A Year Ago

The UK Financial Conduct Authority (FCA) has been in consultation with organisations involved with Cryptocurrencies and, following its statement in 2018 that it would offer further guidance, has now issued a press release confirming how it will be regulating different types of Digital Assets.

The FCA has categorised Digital Assets into four groups, broadly in line with the guidance that it gave in its consultation paper CP19 in January 2019, as to the way tokens will be regulated, giving the industry much-needed clarity. However, be assured all Digital Assets will need to comply with FCA money laundering regulations - which is to be welcomed:

  • Exchange tokens – will be treated as being “unregulated” and therefore will not be under the remit of the FCA e.g. Bitcoin ought to be an Exchange token, but there is some doubt if Ethereum is one too.

  • Security tokens – are classified as “specified investments” and will be under the FCA’s domain, which means that any organisations dealing in security tokens will need to be regulated.

  •  Stablecoins – for those tokens backed by “Fiat”, these are to be treated as e-money and fall within the FCA’s remit to be regulated. This is consistent with current regulations, as one does not need to be authorised to trade bank deposits i.e. if you offer a service whereby you manage someone’s “cash” by moving it between say $,€, Yen CHF, £, etc, but all held within a multi-currency deposit account, you do not need to be authorised by the FCA!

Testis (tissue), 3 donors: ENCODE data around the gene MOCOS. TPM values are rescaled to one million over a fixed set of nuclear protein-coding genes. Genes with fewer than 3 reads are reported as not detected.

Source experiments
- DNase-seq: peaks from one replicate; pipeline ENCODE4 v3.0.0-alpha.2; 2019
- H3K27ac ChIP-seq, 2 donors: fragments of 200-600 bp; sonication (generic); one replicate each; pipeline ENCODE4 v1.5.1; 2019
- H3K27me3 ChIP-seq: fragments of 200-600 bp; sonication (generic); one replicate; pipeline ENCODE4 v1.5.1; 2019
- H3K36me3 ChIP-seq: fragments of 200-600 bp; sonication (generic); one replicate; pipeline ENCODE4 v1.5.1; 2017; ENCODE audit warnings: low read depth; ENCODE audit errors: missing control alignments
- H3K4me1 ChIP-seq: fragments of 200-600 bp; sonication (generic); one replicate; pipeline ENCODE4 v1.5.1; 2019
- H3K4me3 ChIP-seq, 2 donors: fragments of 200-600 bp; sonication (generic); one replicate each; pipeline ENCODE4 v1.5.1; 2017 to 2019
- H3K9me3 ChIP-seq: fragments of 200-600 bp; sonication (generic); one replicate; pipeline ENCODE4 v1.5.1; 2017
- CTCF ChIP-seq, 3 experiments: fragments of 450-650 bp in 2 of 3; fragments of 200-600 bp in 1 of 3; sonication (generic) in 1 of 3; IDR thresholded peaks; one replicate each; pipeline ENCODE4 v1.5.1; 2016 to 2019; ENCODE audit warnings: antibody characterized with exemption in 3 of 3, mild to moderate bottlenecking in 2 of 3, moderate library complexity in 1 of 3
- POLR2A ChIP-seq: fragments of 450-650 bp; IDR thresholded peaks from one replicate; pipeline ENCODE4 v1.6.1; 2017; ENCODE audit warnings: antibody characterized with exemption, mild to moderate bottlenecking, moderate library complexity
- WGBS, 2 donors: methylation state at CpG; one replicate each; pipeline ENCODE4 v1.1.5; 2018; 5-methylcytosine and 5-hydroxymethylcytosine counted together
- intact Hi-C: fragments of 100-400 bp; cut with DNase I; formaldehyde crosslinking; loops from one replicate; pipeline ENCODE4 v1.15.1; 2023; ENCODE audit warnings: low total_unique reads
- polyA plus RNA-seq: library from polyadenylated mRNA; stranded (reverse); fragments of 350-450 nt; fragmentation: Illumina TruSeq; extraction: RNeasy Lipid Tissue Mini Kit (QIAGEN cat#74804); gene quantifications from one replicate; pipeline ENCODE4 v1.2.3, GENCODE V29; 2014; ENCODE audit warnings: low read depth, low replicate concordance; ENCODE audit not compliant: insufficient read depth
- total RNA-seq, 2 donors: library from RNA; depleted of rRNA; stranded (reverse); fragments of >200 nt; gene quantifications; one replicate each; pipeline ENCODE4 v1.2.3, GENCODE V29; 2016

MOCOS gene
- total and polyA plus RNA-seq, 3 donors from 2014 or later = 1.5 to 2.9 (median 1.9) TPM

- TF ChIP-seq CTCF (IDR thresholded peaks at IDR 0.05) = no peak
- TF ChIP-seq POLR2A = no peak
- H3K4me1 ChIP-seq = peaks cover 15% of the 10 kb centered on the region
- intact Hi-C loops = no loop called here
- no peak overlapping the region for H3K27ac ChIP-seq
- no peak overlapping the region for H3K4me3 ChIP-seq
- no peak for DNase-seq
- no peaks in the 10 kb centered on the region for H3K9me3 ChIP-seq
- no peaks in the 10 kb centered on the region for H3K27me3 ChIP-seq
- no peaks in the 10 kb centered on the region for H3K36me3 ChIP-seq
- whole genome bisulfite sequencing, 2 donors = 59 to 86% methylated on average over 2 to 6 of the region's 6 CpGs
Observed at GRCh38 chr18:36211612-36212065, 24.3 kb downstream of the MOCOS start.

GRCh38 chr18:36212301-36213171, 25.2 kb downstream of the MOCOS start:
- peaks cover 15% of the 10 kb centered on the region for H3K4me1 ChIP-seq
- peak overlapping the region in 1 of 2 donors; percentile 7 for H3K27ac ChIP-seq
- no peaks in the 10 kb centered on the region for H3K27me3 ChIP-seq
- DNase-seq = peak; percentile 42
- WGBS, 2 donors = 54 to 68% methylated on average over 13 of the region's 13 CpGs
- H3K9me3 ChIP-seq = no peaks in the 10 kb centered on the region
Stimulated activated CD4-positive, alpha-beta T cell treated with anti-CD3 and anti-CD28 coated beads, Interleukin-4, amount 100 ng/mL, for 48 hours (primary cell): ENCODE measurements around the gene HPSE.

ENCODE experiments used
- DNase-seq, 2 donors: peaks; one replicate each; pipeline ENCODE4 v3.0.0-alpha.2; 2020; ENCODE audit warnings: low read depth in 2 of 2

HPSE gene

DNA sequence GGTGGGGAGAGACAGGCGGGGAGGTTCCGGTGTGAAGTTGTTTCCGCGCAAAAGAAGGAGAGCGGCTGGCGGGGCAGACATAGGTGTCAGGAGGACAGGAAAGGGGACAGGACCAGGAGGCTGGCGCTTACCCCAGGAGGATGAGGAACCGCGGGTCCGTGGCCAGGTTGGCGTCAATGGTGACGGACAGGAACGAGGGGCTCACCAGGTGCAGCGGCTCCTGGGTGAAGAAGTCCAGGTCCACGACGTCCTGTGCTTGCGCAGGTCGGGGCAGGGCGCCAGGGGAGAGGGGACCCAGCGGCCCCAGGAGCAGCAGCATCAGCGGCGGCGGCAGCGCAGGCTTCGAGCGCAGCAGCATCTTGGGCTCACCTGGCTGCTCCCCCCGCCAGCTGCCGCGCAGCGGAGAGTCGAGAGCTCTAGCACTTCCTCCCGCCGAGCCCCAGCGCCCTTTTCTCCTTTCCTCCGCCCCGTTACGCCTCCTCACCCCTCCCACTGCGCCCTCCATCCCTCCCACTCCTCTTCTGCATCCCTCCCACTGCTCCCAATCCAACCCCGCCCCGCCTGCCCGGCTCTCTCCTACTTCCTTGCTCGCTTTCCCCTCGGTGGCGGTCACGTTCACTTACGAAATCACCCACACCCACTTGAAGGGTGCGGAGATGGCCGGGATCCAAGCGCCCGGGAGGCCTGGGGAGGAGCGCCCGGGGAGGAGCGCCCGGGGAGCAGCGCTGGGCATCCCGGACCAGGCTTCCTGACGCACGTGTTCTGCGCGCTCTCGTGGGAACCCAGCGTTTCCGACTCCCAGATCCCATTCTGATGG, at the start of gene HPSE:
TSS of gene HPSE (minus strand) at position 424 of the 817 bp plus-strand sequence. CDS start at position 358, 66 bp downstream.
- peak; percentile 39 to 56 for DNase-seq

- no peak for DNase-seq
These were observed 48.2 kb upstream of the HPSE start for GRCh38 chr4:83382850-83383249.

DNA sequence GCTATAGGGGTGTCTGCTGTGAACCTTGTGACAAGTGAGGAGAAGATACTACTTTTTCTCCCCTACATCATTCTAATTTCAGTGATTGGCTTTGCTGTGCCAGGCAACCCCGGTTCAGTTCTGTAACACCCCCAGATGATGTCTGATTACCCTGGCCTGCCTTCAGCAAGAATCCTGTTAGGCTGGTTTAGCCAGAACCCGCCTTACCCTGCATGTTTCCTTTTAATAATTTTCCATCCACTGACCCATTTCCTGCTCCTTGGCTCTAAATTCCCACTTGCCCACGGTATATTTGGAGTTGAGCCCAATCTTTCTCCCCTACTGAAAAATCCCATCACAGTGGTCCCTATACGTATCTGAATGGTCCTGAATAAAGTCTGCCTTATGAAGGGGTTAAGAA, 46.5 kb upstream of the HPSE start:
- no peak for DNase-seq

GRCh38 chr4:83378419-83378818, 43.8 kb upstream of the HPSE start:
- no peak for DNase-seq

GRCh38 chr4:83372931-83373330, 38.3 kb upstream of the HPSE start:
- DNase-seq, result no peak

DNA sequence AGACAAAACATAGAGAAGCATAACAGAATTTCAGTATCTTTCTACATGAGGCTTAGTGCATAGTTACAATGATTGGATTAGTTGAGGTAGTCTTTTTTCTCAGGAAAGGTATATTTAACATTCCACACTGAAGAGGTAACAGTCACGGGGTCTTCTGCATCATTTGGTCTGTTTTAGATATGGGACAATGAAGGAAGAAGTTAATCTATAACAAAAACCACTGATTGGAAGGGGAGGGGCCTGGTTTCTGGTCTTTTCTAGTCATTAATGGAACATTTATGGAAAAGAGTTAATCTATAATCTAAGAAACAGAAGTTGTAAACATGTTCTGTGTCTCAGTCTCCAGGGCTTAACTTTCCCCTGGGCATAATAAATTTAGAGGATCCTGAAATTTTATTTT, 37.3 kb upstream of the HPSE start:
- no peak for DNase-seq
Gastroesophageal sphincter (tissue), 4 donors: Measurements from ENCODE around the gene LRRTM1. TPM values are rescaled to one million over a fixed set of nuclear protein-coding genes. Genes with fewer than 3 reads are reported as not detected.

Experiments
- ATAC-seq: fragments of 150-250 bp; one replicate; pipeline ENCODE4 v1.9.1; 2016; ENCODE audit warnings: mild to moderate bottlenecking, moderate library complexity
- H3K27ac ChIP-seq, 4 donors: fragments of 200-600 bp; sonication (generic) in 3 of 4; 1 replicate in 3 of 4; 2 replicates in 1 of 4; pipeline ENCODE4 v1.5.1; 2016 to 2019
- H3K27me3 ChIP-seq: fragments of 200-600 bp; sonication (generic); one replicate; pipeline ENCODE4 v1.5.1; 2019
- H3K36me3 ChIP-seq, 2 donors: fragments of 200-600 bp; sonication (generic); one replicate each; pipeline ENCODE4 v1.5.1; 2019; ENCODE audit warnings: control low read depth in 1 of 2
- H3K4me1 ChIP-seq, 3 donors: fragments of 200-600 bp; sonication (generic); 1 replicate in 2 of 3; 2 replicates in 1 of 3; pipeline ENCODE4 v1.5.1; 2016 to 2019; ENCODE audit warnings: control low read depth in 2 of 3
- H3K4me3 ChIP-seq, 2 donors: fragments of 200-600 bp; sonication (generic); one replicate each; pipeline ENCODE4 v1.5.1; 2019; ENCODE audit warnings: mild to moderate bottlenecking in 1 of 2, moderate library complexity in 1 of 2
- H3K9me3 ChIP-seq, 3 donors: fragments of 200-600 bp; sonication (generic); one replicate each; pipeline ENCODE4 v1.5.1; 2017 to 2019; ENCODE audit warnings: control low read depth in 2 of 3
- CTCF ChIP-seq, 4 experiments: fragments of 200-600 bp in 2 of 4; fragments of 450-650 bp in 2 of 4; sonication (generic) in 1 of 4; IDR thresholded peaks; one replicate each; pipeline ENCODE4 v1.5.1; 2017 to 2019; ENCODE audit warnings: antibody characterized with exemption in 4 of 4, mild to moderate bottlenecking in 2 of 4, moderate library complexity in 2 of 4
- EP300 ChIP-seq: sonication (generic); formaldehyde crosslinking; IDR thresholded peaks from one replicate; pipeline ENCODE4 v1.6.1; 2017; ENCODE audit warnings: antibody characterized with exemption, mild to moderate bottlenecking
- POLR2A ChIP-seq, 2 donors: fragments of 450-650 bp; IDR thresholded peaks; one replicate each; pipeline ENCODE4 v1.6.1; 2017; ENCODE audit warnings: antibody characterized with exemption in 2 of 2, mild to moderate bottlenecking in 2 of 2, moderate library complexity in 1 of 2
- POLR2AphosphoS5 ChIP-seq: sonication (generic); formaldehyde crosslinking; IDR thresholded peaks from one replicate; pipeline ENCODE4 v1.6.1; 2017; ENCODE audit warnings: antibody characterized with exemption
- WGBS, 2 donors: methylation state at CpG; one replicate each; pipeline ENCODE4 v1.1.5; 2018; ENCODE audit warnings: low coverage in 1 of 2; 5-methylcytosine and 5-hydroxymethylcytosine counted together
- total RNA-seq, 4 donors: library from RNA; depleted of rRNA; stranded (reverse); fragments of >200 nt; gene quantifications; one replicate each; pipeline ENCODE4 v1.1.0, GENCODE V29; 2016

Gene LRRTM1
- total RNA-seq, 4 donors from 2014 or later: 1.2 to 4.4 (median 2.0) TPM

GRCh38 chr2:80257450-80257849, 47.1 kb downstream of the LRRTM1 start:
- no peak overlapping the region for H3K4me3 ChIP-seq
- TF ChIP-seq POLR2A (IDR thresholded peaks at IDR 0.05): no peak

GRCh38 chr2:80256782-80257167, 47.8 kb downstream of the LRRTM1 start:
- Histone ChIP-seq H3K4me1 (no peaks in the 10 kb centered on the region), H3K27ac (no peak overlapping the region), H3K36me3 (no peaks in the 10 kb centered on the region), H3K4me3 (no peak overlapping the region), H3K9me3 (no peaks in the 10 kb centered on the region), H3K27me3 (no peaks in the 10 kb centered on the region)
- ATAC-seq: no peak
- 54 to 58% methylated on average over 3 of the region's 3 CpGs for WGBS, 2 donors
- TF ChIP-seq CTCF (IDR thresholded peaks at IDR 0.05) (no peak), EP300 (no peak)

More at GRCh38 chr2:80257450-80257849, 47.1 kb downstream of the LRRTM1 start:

• Utility tokens – these, in “most circumstances”, will not be regulated and therefore not the responsibility of the FCA. 

Many tokens, especially during the ICO mania of 2017/18, claimed to have been utility tokens but may find that the FCA now classifies them as security tokens, which could prove a regulatory challenge for the firms that issued them and their advisors.

A firm can issue security tokens without needing a regulatory license, in the same way, that issuing shares do not require a license. But in many scenarios in which the tokens are traded, the advisers and brokers handling the tokens, and the financial promotions regime, will need authorization”, it was stated by the FCA. It then went on add, “If a security token is tradeable on the capital market, it will further be considered transferable security under the European Union’s Markets in Financial Instruments Directive (MiFID), and that regime will apply too”.

It is worth noting that if an asset is not regulated and falls outside the scope of the FCA’s regulation, then investors will not be covered by the Financial Services Compensation scheme or be able to take any complaint they have about such an investment to the Financial Ombudsman!

The FCA guidance is a positive step forward for the Digital Asset industry as it would appear that there is, without doubt, interest in the digitisation of many asset classes, enabling markets to operate more efficiently. The FCA’s latest guidance gives compliance staff in banks, brokers, asset managers and professional advisors greater clarity to position themselves, as they increasingly become more engaged with Digital Assets.


Financial Regulation